As an aside, it pains me that the terms of Project Gutenberg are such that I'm not allowed to give them credit for the work they did, since I have fixed an average of a little over one typo per page, including some misspelt entry headings. I kept a log of changes and will send them back in case they are of use.

XSLT 2.0 (currently a candidate recommendation) has some useful new features that include regular expression substitution, and which make it easier to do conversion with fewer Perl scripts and more XSLT. I've been using Mike Kay's open source Saxon, and also his commercial SaxonSA which is Schema-aware. The extra type checking this provides can be very useful.

I linked the two dictionaries together, so words in one point to the other. I didn't do the reverse linking yet, because I want to resurrect the code I used to add internal links by looking at phrases in the definitions and comparing them to possible target headwords, and then checking for words in common in the two possibly-linked entries.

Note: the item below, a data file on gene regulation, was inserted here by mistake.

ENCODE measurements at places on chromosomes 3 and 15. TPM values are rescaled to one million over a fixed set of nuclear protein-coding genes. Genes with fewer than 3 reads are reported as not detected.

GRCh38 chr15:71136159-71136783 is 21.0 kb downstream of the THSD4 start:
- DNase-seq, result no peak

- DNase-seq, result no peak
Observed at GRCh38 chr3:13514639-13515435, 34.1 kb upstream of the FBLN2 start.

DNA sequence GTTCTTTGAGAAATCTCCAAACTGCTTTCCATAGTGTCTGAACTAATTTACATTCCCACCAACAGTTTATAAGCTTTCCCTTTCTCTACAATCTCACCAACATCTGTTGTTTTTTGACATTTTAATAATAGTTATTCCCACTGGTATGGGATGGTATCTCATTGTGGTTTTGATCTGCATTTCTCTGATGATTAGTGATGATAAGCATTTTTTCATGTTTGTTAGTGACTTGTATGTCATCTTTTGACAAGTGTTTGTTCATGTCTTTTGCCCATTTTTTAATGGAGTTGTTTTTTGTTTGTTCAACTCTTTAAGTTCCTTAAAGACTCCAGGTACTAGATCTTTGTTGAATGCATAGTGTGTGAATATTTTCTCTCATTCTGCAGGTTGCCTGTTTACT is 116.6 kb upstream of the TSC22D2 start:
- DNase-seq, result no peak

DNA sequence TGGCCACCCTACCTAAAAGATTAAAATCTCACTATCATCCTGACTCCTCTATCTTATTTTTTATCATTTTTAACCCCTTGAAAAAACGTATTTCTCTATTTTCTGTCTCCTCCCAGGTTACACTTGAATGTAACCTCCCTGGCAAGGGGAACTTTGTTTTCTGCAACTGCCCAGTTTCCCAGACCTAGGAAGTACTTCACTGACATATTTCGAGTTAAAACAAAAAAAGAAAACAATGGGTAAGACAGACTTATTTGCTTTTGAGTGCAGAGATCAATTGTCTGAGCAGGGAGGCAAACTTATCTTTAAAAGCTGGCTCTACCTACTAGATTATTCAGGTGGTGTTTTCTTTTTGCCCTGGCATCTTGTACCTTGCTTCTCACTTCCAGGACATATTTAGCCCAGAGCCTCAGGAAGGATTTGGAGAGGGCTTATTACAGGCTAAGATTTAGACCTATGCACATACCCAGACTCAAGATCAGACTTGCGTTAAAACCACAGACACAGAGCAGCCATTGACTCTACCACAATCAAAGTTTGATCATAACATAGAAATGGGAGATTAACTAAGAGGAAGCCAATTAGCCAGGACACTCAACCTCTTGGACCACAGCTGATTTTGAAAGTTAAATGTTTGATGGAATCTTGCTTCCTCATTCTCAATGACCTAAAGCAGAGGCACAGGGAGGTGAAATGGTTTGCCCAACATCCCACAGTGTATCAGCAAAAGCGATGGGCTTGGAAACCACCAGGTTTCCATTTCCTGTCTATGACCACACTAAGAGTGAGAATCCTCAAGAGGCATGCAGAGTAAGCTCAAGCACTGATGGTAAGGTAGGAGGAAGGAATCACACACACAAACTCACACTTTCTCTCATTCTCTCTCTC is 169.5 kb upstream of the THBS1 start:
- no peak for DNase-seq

For some reason the other people who have copied the Grose dictionary of slang have mostly kept it in one file, or at most split it into one file per letter, but this makes it hard for people to bookmark entries, and also really confuses Web search engines that try and work out what each HTML document is about based on keywords inside it!

I used my lq-text text retrieval system on some of these texts, including an encyclopædia, to do things like look for words that only occur once (finding possible typos), as well as to help find links.

On this subject, I'm still working on making a new release of lq-text. If you would like to help, let me know. I think importing the RCS files into some versioning system or other (CVS, subversion, arch) and maybe some sort of autoconfigure support are the highest priorities right now, although having HTML documentation rather than SGML and PDF might also be good.

OK, I know I should post more entries instead of a few huge ones. This is what moving house can do to you!